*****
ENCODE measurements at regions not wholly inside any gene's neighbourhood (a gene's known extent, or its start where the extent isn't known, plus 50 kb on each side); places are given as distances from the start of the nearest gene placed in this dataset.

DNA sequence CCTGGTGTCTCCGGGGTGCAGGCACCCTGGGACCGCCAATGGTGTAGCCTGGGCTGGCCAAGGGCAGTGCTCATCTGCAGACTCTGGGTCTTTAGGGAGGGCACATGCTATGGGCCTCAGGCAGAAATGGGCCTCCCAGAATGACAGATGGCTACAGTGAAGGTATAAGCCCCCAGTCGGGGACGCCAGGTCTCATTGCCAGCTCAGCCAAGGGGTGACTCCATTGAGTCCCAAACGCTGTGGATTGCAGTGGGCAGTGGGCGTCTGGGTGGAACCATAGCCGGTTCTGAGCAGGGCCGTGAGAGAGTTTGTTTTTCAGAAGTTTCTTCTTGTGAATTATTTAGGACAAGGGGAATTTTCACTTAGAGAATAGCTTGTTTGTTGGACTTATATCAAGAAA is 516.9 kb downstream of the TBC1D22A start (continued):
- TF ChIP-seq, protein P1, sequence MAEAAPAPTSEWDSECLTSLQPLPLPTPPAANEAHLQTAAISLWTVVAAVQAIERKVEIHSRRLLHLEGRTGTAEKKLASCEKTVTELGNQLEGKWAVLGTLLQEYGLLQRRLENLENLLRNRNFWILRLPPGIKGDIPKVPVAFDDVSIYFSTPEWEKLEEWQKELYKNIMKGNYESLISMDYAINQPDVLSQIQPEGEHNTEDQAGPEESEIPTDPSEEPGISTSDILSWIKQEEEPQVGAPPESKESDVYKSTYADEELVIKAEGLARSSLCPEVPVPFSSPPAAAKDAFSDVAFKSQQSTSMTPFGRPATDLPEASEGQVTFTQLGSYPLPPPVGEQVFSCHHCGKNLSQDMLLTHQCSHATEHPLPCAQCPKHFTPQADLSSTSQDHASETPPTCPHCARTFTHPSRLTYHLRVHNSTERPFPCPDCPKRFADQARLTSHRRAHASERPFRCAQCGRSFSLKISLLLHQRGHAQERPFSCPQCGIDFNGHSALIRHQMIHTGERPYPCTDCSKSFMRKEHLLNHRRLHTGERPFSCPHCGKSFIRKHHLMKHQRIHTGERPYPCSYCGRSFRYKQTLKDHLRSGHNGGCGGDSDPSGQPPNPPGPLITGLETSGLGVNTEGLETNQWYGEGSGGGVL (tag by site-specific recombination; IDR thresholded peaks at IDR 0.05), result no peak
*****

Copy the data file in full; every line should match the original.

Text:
ENCODE measurements at regions not wholly inside any gene's neighbourhood (a gene's known extent, or its start where the extent isn't known, plus 50 kb on each side); places are given as distances from the start of the nearest gene placed in this dataset.

DNA sequence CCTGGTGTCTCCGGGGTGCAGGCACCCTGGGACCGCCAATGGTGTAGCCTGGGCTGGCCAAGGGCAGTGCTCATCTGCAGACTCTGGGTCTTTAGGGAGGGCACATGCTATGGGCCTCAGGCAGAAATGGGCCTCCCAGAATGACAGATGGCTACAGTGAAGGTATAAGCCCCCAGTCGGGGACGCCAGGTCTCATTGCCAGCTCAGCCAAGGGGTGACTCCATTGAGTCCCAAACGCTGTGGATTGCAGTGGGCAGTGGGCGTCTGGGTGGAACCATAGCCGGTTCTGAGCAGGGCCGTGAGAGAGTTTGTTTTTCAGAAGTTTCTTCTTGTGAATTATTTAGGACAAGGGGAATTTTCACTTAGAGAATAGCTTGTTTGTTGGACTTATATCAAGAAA is 516.9 kb downstream of the TBC1D22A start (continued):
- TF ChIP-seq, protein P1, sequence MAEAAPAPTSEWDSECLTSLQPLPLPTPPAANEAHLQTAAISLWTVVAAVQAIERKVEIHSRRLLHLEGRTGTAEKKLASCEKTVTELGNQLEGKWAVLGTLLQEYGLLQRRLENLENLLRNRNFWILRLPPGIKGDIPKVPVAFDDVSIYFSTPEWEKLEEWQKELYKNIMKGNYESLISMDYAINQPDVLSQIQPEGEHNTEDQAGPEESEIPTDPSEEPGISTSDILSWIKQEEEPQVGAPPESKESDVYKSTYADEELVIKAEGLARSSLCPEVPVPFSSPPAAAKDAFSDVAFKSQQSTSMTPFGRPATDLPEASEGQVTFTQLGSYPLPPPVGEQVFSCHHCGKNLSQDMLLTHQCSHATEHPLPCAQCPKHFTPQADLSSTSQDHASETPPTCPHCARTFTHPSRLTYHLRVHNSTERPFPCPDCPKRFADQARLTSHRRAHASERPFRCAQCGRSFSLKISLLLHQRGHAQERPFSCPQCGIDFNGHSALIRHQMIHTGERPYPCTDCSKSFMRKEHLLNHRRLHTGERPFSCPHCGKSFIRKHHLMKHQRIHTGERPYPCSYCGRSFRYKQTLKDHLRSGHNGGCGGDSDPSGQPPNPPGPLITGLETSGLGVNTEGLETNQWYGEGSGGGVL (tag by site-specific recombination; IDR thresholded peaks at IDR 0.05), result no peak